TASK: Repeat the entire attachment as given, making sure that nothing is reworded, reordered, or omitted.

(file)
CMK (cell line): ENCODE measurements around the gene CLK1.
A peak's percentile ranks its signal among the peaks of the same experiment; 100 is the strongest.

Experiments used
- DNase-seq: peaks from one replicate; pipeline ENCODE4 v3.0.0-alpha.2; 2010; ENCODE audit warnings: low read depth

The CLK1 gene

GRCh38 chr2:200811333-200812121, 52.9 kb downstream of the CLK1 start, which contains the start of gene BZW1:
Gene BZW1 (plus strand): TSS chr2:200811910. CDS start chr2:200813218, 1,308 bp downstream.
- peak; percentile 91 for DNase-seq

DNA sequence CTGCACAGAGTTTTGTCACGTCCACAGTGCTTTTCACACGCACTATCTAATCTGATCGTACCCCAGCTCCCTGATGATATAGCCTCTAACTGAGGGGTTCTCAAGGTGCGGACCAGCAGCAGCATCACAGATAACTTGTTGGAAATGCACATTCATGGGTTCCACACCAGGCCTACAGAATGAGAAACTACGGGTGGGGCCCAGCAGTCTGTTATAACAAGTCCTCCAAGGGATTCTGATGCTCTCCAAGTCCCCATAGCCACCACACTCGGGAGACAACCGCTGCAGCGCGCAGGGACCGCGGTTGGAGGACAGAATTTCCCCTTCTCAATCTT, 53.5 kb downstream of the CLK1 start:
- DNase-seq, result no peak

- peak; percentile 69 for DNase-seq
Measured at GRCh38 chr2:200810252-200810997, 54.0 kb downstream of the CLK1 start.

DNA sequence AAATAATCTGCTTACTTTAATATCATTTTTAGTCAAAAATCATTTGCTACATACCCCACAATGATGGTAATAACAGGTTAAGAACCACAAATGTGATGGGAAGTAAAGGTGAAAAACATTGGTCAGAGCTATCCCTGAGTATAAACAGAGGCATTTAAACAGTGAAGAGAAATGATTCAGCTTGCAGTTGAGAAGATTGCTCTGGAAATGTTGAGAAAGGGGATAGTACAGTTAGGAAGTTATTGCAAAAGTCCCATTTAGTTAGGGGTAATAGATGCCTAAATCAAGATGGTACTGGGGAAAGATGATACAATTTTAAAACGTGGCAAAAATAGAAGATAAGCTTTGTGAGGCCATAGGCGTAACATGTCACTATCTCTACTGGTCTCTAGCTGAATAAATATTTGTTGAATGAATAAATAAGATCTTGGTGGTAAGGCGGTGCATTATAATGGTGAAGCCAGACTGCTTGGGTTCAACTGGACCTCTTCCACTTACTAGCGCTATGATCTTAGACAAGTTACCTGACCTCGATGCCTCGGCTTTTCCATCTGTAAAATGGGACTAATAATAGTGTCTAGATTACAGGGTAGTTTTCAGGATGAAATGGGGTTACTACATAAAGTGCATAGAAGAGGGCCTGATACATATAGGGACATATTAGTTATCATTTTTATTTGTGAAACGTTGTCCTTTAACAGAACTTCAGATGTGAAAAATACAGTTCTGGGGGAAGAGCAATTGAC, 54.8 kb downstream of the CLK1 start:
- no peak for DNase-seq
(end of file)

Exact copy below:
CMK (cell line): ENCODE measurements around the gene CLK1.
A peak's percentile ranks its signal among the peaks of the same experiment; 100 is the strongest.

Experiments used
- DNase-seq: peaks from one replicate; pipeline ENCODE4 v3.0.0-alpha.2; 2010; ENCODE audit warnings: low read depth

The CLK1 gene

GRCh38 chr2:200811333-200812121, 52.9 kb downstream of the CLK1 start, which contains the start of gene BZW1:
Gene BZW1 (plus strand): TSS chr2:200811910. CDS start chr2:200813218, 1,308 bp downstream.
- peak; percentile 91 for DNase-seq

DNA sequence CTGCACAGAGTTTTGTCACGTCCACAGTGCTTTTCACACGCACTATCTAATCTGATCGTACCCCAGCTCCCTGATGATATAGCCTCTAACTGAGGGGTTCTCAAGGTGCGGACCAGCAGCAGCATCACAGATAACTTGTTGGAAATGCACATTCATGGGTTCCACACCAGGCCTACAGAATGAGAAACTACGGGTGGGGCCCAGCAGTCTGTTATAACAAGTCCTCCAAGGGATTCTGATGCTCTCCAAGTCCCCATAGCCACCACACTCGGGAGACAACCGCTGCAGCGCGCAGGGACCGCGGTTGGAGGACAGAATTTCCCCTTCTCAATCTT, 53.5 kb downstream of the CLK1 start:
- DNase-seq, result no peak

- peak; percentile 69 for DNase-seq
Measured at GRCh38 chr2:200810252-200810997, 54.0 kb downstream of the CLK1 start.

DNA sequence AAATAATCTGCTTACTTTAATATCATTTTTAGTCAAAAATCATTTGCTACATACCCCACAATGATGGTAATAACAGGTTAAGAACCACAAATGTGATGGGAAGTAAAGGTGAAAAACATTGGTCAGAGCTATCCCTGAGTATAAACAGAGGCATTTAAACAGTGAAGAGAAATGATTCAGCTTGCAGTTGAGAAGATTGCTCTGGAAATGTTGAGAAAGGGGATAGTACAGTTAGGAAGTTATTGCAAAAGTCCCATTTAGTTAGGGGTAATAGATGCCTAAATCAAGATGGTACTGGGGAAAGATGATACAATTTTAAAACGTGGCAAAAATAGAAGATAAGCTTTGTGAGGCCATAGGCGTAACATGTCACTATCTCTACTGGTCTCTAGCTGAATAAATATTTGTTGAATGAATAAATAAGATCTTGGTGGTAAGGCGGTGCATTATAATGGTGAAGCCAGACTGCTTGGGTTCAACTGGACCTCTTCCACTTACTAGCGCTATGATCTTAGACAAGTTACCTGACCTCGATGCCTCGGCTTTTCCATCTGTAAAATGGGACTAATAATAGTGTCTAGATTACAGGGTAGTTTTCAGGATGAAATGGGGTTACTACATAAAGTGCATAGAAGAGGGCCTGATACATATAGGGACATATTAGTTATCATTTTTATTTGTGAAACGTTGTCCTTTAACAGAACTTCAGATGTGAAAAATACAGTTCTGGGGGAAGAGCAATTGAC, 54.8 kb downstream of the CLK1 start:
- no peak for DNase-seq